Lonchocarpus subglaucescens is an evergreen tree with a more or less globose crown; it can grow 10 - 20 metres tall. The straight and more or less cylindrical bole can be 30 - 45cm in diameter[
The tree is sometimes harvested from the wild for local use of its wood. Very ornamental when in bloom, it can be used in landscaping[
S. America - southern and eastern Brazil.
Atlantic rainforest and Araucaria forest, growing mainly in open, secondary formations at higher elevations, in valley bottoms and near rivers in areas not subject to periodic inundation; favouring fertile, clayey soils[
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Succeeds in a sunny position to fairly moderate shade[
]. Tolerant of dry to fairly wet soils[
This species has a symbiotic relationship with certain soil bacteria; these bacteria form nodules on the roots and fix atmospheric nitrogen. Some of this nitrogen is utilized by the growing plant but some can also be used by other plants growing nearby[
The wood is medium-textured, irregular-grained, moderately heavy, with moderate mechanical properties and not very durable. It is only used locally, being employed in construction for purposes such as scantlings, laths and boards for walls; for light cabinet making, wheels, bearing rails, tool handles etc[
The wood is used for fuel and to make charcoal[
We have no more information on the wood of this species. However, we have a general description of the wood for members of this genus, which is as follows:-
The heartwood is yellowish-brown to dark reddish-brown, striped with rather fine uniform parenchyma laminations of a lighter colour; it is sharply demarcated from the thick band of yellowish sapwood. The texture is moderately coarse; the grain straight to irregular or interlocked; lustre is low to medium; there is no distinctive odour or taste. Durability varies considerably with the species. Seasoning also varies with species, the drying rate can be rather slow to rather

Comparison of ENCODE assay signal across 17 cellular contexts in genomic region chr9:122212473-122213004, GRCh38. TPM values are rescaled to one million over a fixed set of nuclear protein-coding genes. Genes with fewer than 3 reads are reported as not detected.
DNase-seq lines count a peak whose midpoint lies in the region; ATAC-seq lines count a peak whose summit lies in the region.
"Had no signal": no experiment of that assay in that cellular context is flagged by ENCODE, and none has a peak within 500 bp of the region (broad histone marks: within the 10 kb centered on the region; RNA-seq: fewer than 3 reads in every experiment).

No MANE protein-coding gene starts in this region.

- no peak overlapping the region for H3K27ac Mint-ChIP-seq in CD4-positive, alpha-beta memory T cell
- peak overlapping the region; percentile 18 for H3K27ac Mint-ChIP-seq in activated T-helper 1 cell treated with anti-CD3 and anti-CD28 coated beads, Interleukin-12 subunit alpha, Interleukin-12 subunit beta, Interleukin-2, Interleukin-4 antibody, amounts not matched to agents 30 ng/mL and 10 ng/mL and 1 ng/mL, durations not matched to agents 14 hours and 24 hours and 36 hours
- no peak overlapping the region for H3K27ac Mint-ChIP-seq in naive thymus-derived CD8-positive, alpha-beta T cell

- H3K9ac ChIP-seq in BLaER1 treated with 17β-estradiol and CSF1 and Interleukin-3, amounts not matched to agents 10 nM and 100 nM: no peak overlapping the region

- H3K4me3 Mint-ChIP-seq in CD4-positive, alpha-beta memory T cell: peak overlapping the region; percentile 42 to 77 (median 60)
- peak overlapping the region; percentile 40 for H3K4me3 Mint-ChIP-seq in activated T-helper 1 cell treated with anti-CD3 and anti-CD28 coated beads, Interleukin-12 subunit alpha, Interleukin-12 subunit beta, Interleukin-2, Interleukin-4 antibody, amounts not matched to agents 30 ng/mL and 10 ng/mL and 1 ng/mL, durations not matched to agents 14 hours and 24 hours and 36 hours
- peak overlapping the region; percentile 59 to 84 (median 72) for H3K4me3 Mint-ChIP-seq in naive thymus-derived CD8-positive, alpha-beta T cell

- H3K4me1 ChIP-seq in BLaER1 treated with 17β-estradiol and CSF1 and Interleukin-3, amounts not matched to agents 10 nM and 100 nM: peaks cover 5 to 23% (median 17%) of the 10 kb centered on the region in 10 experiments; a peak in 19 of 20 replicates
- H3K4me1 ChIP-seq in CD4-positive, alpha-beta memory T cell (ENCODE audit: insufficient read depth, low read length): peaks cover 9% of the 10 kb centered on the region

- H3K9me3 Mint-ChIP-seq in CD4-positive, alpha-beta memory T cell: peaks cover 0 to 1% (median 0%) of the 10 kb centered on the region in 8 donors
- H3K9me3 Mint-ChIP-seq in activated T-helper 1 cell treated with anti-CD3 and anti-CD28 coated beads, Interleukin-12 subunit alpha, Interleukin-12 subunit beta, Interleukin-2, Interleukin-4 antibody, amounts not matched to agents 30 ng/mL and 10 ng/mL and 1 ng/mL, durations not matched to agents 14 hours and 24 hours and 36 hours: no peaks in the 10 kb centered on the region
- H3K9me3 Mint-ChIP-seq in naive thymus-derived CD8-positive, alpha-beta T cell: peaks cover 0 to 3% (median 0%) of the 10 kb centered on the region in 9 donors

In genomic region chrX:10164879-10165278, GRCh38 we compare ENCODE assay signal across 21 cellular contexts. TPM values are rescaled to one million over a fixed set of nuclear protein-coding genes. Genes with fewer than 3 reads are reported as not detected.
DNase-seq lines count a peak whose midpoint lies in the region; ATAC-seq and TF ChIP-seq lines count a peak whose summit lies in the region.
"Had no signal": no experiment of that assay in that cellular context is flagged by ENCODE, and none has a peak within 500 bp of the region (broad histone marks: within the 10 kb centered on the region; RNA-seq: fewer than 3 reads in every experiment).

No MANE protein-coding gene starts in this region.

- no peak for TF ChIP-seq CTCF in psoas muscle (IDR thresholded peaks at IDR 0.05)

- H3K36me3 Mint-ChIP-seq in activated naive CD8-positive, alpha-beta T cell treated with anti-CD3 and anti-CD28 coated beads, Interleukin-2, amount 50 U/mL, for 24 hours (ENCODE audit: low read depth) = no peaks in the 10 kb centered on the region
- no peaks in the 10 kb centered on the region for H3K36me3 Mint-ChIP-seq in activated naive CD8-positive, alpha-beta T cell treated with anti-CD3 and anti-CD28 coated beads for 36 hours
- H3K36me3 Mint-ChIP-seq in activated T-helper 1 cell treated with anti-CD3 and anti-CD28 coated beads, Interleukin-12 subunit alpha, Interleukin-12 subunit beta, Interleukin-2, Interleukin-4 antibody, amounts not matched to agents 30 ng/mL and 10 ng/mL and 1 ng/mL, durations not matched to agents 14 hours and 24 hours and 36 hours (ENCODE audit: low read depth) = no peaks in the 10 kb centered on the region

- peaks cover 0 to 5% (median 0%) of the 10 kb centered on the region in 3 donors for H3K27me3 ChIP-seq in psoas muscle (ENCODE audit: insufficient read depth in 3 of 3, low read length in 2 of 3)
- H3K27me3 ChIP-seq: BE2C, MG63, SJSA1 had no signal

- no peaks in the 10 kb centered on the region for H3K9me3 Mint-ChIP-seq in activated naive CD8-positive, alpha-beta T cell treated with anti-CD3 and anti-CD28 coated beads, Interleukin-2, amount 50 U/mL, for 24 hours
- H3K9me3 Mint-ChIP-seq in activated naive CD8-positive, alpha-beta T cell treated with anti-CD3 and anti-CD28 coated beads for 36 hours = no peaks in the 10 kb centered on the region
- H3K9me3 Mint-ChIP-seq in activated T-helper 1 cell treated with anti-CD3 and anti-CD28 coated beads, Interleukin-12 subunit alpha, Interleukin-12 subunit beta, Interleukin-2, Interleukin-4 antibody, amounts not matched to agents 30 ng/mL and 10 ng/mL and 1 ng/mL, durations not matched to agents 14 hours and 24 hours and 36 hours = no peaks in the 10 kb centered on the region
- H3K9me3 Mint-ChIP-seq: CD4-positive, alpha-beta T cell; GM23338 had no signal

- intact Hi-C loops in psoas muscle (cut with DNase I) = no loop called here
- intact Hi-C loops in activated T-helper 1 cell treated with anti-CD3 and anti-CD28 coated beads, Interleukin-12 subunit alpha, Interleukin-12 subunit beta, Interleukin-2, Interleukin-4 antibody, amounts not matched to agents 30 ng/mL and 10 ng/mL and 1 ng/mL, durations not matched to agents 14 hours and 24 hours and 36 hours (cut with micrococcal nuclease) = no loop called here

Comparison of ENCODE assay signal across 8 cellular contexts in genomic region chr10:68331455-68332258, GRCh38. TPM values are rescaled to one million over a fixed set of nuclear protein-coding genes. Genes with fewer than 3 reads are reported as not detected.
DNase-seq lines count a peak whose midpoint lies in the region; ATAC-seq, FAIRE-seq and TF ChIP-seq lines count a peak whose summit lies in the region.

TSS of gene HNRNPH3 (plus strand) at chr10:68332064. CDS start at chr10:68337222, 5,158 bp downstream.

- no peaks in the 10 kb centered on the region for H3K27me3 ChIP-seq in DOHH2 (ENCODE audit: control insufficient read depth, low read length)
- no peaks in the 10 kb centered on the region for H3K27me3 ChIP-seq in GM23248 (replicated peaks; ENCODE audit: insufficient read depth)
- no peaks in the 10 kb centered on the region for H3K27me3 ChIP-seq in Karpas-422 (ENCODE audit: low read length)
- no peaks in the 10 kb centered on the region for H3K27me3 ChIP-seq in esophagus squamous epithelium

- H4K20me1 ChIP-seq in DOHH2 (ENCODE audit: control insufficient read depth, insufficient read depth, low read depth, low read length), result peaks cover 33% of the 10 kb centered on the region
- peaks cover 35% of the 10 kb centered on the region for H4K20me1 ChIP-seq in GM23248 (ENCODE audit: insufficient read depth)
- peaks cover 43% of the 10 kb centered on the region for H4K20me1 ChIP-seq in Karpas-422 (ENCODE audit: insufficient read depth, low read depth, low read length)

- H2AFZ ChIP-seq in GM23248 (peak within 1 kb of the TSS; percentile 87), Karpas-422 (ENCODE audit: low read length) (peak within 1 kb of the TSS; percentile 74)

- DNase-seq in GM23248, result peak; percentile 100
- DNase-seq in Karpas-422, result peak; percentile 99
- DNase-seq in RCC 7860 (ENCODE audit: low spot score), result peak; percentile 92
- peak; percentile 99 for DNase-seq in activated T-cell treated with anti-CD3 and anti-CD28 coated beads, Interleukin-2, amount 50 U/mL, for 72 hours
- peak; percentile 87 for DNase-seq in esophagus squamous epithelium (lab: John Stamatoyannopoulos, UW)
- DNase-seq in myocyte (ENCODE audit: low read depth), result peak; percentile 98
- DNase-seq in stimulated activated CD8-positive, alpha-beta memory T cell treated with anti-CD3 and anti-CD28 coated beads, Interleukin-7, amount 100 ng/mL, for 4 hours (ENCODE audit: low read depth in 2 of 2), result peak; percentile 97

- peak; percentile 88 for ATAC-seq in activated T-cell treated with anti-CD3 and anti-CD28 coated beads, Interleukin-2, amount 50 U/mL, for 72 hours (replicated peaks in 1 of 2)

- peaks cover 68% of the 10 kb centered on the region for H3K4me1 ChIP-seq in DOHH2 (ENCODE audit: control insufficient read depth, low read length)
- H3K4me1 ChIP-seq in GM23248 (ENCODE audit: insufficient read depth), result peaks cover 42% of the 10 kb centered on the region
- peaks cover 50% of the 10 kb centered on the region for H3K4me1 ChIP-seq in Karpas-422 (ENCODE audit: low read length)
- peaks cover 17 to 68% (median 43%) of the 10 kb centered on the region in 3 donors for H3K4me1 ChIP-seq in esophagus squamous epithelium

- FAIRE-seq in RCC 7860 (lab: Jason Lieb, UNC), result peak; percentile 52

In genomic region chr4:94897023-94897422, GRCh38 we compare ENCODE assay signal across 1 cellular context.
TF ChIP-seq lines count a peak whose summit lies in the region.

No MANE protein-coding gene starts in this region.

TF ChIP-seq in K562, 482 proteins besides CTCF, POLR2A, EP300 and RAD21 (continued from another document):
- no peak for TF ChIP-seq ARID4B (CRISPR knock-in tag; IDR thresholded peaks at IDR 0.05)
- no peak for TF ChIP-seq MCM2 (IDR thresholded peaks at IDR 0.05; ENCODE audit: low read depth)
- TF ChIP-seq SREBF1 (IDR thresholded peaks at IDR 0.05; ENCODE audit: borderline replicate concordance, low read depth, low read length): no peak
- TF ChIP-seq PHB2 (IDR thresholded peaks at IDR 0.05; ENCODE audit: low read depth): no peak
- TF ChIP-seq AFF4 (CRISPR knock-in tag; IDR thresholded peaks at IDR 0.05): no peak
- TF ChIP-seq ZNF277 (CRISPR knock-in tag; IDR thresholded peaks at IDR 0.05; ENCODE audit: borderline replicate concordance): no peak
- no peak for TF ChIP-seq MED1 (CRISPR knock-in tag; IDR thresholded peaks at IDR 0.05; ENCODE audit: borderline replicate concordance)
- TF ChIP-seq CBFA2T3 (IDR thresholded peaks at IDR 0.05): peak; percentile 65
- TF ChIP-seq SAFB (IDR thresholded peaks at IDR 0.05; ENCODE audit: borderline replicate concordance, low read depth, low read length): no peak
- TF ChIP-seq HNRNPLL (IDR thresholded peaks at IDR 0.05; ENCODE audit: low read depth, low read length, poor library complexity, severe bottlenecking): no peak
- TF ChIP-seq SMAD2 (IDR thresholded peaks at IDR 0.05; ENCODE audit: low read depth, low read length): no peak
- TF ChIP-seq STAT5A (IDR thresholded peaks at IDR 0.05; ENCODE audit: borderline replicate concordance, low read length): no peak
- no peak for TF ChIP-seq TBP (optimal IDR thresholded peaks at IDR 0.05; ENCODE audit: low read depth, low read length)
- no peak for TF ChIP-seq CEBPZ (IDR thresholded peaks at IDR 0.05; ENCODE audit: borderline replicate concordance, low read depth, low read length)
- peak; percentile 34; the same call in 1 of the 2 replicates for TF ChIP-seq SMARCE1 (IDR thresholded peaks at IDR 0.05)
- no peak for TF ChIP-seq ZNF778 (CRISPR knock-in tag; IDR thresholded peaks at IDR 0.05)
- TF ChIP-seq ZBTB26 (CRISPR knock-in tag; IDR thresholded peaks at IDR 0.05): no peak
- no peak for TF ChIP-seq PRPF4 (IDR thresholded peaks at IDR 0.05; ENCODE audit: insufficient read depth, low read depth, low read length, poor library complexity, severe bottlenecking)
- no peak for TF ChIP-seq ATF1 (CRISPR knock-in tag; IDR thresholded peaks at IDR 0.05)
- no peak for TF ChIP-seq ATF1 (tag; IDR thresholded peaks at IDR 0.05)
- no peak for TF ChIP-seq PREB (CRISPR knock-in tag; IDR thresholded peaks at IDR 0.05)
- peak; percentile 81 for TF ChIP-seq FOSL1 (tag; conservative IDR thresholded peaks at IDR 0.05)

rapid. It is reported to dry satisfactorily without excessive distortion or shrinkage if dried slowly. In spite of its hardness, the wood is not particularly difficult to work; smooth planing, however, is difficult because of interlocked grain. It is used for purposes such as heavy construction, flooring, furniture components etc. Durable species have been suggested for railroad crossties[
Seed - best sown as soon as it is ripe in a sunny position in a nursery seedbed. A high germination rate can usually be expected, with the seed sprouting within 7 - 14 days[
Like many species within the family Fabaceae, once they have been dried for storage the seeds of this species may benefit from scarification before sowing in order to speed up and improve germination. This can usually be done by pouring a small amount of nearly boiling water on the seeds (being careful not to cook them!) and then soaking them for 12 - 24 hours in warm water. By this time they should have imbibed moisture and swollen - if they have not, then carefully make a nick in the seedcoat (being careful not to damage the embryo) and soak for a further 12 hours before sowing[
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